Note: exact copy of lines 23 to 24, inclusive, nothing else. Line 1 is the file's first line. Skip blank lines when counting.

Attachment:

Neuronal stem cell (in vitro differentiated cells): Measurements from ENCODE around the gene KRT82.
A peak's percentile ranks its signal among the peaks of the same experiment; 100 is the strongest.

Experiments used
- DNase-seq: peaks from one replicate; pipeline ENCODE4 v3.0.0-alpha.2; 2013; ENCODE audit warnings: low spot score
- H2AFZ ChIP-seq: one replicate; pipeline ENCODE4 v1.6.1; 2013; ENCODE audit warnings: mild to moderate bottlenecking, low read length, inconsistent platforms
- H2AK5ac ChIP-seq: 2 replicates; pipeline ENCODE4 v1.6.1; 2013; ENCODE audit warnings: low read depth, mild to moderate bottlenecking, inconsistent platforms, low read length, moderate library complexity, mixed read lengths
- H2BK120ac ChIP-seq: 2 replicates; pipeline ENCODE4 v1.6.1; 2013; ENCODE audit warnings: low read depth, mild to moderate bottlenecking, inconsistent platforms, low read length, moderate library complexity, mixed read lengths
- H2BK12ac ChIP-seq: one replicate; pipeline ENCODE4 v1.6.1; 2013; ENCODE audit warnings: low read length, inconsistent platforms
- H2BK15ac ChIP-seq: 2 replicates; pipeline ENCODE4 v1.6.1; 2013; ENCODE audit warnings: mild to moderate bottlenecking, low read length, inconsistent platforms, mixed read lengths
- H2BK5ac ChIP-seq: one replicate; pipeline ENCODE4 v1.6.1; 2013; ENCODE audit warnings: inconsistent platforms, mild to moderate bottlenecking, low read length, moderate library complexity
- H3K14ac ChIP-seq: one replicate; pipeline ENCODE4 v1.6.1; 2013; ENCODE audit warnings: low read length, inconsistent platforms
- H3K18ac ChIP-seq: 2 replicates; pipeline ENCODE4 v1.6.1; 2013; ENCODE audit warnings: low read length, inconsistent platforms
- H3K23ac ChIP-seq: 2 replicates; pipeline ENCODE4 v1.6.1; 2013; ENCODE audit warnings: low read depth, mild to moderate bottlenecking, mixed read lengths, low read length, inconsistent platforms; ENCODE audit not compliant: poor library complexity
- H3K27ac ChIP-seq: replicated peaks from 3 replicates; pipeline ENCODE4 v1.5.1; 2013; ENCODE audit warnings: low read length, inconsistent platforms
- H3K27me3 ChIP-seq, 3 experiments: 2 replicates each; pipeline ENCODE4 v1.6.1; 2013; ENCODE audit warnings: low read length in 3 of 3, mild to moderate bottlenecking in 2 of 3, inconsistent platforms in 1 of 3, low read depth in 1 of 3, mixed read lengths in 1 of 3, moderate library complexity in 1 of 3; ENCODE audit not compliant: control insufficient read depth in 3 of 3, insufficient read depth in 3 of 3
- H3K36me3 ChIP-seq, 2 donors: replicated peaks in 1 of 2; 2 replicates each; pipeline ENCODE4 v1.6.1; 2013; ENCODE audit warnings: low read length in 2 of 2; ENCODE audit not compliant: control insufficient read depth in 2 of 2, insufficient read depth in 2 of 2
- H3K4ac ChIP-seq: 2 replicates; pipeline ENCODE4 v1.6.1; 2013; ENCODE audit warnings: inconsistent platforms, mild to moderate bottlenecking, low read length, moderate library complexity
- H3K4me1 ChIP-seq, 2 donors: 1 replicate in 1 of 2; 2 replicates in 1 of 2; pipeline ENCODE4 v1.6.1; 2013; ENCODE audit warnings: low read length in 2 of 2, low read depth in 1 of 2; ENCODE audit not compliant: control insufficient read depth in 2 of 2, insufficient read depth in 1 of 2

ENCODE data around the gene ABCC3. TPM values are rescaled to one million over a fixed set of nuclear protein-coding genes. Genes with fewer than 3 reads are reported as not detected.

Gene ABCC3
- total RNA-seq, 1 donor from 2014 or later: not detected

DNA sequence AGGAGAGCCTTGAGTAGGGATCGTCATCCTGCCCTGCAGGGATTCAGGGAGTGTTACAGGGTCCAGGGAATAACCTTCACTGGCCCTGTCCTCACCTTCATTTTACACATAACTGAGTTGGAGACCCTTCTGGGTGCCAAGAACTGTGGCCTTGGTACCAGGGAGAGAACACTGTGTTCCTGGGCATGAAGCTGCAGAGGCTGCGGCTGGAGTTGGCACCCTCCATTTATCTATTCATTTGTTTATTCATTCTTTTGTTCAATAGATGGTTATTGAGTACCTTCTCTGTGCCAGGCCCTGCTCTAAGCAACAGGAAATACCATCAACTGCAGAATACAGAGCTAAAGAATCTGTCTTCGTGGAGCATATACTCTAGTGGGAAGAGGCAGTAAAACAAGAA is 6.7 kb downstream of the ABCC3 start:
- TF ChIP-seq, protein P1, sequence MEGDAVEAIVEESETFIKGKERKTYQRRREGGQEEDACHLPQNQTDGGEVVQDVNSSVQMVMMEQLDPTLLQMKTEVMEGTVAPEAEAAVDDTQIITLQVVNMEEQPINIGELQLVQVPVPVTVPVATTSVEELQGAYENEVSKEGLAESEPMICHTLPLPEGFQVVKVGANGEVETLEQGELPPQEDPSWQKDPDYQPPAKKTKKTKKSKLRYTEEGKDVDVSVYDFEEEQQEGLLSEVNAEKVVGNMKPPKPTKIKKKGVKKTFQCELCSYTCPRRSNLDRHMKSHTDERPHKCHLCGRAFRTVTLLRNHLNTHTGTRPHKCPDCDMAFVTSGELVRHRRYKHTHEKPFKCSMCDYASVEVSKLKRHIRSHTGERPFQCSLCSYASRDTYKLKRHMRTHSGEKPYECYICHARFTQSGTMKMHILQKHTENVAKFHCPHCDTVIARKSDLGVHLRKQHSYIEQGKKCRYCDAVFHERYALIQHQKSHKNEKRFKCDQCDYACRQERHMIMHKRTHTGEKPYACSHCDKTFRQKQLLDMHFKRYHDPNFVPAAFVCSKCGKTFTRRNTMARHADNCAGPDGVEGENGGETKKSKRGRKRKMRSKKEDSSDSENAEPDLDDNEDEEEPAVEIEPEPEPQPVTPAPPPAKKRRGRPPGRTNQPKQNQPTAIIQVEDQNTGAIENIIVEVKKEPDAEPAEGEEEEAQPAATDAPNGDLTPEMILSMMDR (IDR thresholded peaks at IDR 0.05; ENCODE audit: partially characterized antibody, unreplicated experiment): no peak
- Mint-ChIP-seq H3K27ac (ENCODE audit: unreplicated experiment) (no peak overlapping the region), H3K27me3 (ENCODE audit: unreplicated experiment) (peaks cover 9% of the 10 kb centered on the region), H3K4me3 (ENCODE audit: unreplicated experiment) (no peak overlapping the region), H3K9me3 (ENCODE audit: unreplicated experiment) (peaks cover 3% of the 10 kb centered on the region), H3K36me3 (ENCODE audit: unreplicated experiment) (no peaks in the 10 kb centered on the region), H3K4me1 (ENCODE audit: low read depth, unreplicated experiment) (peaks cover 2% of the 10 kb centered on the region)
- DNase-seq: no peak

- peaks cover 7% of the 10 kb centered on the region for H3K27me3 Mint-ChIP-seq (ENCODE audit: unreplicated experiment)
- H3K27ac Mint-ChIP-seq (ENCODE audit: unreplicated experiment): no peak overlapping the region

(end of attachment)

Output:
- TF ChIP-seq, protein P1, sequence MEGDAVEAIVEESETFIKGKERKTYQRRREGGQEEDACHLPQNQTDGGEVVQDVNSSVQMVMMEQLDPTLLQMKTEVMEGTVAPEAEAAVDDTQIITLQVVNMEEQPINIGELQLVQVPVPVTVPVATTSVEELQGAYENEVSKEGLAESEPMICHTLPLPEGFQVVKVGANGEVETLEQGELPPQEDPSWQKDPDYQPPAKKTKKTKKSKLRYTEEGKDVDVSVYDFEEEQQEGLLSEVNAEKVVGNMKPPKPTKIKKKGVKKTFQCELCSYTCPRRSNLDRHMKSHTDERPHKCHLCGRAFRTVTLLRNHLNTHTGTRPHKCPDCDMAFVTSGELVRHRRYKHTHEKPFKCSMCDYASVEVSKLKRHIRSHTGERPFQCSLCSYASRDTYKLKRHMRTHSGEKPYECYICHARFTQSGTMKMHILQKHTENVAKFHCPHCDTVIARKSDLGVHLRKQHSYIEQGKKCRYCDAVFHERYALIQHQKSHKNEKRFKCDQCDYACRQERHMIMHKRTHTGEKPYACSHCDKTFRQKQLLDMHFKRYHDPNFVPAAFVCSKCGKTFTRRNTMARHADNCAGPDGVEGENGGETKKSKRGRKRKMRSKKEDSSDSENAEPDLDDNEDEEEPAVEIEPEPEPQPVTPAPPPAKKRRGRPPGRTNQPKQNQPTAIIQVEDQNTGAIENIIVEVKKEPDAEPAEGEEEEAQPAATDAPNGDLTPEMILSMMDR (IDR thresholded peaks at IDR 0.05; ENCODE audit: partially characterized antibody, unreplicated experiment): no peak
- Mint-ChIP-seq H3K27ac (ENCODE audit: unreplicated experiment) (no peak overlapping the region), H3K27me3 (ENCODE audit: unreplicated experiment) (peaks cover 9% of the 10 kb centered on the region), H3K4me3 (ENCODE audit: unreplicated experiment) (no peak overlapping the region), H3K9me3 (ENCODE audit: unreplicated experiment) (peaks cover 3% of the 10 kb centered on the region), H3K36me3 (ENCODE audit: unreplicated experiment) (no peaks in the 10 kb centered on the region), H3K4me1 (ENCODE audit: low read depth, unreplicated experiment) (peaks cover 2% of the 10 kb centered on the region)